Commonly known as an Arab Cowrie, these shells are more correctly described as coming from the Aribica group found in Indo-pacific waters.
All species of Cowrie shells are egg shaped and have a shiny porcelain like appearance, making them popular for jewellery and decorative purposes. Depending on species Shells can vary size from just a few millimetres to up to 15cm in the case of Tiger Cowrie.
Mauritia arabica distribution covers a large area and is widespread from the Indo-West Pacific, from East and South Africa, to the eastern Polynesia. It spreads north to Japan and south to New South Wales, Australia.
Cowrie Shells In History: Cowrie shells have been viewed as symbols of womanhood, fertility and wealth. Small cowrie shells have also been used by many societies as currency and gaming counters.
Mauritia arabica is collected for food by locals in many areas. The shell is commonly used in shellcraft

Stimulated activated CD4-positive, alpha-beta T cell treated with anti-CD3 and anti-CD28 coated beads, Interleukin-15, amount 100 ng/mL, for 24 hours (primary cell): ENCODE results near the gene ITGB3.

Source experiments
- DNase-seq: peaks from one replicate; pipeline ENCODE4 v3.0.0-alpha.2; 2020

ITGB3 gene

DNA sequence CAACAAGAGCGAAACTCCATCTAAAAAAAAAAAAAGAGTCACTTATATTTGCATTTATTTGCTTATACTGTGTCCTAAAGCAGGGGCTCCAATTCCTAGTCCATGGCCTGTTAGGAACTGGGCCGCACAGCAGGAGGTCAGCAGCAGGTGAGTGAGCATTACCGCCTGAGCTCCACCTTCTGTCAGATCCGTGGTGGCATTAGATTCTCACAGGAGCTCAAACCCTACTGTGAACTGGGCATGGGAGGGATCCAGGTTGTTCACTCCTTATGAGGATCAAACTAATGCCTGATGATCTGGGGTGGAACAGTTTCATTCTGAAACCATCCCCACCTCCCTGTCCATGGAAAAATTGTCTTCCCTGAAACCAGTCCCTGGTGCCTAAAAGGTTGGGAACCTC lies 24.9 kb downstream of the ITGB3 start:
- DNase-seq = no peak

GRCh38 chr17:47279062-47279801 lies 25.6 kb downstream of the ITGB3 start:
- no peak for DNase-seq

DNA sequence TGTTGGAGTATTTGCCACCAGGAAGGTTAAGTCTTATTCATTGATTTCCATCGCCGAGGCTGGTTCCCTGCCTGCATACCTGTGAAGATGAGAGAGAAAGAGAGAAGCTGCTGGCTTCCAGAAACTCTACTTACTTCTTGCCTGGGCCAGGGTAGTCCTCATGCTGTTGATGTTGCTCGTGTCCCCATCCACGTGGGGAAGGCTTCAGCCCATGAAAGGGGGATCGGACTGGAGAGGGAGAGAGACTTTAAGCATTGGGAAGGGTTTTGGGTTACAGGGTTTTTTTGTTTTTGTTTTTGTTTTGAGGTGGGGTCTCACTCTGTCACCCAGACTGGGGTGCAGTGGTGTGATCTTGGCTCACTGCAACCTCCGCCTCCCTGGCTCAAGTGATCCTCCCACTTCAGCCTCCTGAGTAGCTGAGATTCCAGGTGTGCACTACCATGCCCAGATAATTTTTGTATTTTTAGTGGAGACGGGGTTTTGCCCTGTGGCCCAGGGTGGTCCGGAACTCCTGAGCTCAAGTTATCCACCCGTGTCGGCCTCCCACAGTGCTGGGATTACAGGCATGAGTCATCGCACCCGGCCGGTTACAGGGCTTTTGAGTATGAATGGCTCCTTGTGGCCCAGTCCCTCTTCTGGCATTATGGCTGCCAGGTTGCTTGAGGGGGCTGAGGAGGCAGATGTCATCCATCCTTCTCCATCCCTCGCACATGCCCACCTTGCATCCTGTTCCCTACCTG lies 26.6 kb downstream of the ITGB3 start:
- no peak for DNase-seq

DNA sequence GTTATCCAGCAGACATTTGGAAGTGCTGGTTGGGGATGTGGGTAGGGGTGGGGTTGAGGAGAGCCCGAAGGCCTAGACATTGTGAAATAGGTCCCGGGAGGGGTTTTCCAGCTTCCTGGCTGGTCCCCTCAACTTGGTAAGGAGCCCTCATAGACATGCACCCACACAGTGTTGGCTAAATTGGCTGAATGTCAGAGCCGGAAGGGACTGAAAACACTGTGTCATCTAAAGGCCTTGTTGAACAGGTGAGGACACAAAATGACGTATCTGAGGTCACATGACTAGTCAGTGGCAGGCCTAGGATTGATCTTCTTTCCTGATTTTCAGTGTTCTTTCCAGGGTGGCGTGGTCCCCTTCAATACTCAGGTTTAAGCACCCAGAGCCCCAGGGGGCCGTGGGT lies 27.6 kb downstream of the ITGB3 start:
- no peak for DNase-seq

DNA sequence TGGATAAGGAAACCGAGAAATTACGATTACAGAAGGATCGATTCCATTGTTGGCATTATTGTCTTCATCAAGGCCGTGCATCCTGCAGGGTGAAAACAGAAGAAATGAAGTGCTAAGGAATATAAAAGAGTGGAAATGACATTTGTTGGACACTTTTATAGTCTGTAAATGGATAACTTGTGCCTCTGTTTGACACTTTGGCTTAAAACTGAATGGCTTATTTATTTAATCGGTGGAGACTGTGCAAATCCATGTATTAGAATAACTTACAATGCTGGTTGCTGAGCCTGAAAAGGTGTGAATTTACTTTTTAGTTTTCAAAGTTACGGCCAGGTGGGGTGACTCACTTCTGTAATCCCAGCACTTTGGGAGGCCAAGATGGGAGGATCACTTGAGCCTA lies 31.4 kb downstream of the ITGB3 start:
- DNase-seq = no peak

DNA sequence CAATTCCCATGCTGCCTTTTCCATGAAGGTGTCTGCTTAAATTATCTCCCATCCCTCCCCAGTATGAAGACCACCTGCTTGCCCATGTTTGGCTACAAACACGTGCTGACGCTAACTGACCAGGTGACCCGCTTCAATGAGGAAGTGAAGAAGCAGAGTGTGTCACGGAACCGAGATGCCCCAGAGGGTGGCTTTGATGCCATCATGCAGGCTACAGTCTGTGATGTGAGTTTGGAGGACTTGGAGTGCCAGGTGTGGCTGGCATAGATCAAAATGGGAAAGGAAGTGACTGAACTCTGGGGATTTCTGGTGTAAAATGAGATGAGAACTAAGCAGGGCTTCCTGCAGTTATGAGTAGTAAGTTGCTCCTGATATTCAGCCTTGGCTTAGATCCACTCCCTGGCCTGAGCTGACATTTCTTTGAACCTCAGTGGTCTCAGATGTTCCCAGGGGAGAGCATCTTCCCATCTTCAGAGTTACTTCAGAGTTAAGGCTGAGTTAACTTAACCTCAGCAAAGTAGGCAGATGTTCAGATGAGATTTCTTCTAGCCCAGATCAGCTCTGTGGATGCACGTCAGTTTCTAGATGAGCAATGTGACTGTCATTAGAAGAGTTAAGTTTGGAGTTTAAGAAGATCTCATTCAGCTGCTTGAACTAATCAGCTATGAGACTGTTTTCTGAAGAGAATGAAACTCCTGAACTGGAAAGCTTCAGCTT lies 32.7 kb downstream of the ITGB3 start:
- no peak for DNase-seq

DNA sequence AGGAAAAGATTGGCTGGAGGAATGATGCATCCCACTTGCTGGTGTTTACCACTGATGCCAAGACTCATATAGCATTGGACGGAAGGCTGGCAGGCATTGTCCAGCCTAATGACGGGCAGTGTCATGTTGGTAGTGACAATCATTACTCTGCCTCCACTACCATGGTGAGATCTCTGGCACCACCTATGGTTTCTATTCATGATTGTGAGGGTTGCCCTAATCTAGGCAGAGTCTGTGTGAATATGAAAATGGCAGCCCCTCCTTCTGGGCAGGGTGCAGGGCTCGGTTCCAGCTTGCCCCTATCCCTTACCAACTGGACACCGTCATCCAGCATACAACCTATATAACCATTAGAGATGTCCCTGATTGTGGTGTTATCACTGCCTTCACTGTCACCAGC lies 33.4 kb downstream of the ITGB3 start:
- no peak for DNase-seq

On a practical note shells were used for stretching the heels of socks in order that holes could be darned and I actually remember my grand mother using one for the exact purpose.
Classification (Typically): Cypraea aribica Linne
Price is per shell
Shell Sizes: Approx 4.5 to 6.5cm
It is a natural product so may have nicks, chips and scratches.
With our increasingly sophisticated lifestyles aided by modern technology we are forging an ever growing demand on our fragile world's natural resources. Alongside our desire to learn about and collect natural objects, it is essential not to lose sight of our mandate to manage and care for all our natural wonders - seashells are by no means the least of them.
The biggest threat to seashells is the destruction of habitat, with pollution being the number one killer. We dump vast quantities of sewage, rubbish and industrial waste into our oceans. Tough controls are required if we are to sustain our natural marine resources for future generations.
In recent years a convention on international endangered species (CITES) was formed. Its aim is to ensure that international trade in specimens of wild animals and plants (Including marine life) does not threaten their survival.
Our suppliers take pride in recycling over 99% of their shell products from audited, sustainable fishing activities. It is their mandate to only work with responsible sources and through understanding and knowledge bring shells to today's generation without endangering species for generations to come.